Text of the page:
SINGAPORE, Sept. 16 (UPI) -- With her long, curly black hair neatly pinned in a severe bun and her little-round black glasses, Norah Jones looks more like a studious student than the rising star on America's music scene.
But this week, her debut album "Come Away With Me" has risen to No. 6 in the Billboard 200, right behind Bruce Spingsteen's "The Rising."
Not a small achievement for the 23-year-old who was virtually unknown a year ago.
Jones is refreshingly candid about her budding fame and confesses she never dreamed of a record deal so early on in her life.
The New York-born, Texas-raised singer was signed by jazz label Blue Note in 2001 and released her first album in February, produced mainly by the legendary Arif Mardin. She also the first one to admit that she's not a jazz signer, although she is often marketed as one. Indeed her album is an eclectic mix of country (including a cover of Hank Williams' "Cold Cold Heart"), blues and jazz.
"It's turned out not to be a jazz album. They (Blue Note) were good enough to put it out for me. They don't call me a jazz singer and I don't call myself a jazz singer. I happen to be with Blue Note, and I know it's just a bit confusing, but my record is more a collection of songs, some are country's, some are bluesy," she says with a soft-voice.
"I have been very lucky. It's all happened so fast. I really didn't have expectations to be in the music world like this," she adds.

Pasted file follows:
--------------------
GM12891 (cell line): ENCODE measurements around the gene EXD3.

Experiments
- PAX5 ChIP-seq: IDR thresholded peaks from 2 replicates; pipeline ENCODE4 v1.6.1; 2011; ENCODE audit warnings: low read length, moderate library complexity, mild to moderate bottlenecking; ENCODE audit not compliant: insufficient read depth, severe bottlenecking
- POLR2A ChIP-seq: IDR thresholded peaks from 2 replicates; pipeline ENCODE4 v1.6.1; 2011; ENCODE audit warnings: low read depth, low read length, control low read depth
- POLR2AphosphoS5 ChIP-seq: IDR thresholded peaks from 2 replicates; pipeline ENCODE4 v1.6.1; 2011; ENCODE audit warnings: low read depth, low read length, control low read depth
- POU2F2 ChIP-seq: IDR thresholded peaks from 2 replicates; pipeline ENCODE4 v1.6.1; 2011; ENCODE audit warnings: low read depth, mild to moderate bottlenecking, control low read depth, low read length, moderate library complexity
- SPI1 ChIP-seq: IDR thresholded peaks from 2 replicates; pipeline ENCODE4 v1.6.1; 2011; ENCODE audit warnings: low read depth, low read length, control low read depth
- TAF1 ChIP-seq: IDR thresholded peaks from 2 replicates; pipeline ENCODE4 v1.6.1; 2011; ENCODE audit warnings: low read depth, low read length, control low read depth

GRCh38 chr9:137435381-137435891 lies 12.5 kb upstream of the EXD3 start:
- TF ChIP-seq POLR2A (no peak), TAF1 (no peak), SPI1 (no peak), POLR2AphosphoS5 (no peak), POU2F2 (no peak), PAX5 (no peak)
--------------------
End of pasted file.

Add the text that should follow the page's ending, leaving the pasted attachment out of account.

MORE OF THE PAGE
"I didn't have a driving ambition to get a record, at least not yet, maybe in 3-4 years down the line. I'd only been in New York for two years and I was still figuring out what I wanted to do. I was making the transition from piano-player to jazz singer and then from jazz singer to song-writing and country music, I wasn't out searching for a record deal," Jones recalls.
Growing up listening to Billie Holiday, Jones studied jazz piano at the University of North Texas. Then, in 1999, she traveled for the summer to Greenwich Village, and never looked back. Playing restaurant and club gigs, she assembled a group and started to hone more seriously her song-writing. Still, she remains quite modest about her song-writing talent, pointing that she only wrote 2 songs on her current album, and that given her current pace of writing, she was unlikely to be able to produce 12 new songs for her next album.
"I'm not that prolific with the writing," she confesses. "I also like the variety of having type of songs of a record, and I like to do covers too," she adds.
Looking to the future, Jones is next touring Europe until the end of October, playing in various venues. She is not yet working on her second album, but in any case, she doesn't anticipate it to be "more jazzier."
"The direction I'm going now, I don't see getting jazzier. I see it more getting more, if anything, country or rock orientate," she says. When asked whether this could create a problem with a jazz label record company, she says "I'm not really worry about. They're a great label that have given me a lot of musical freedom... If they have a problem because it's not jazzy enough, then I'll go to another label, like Capital."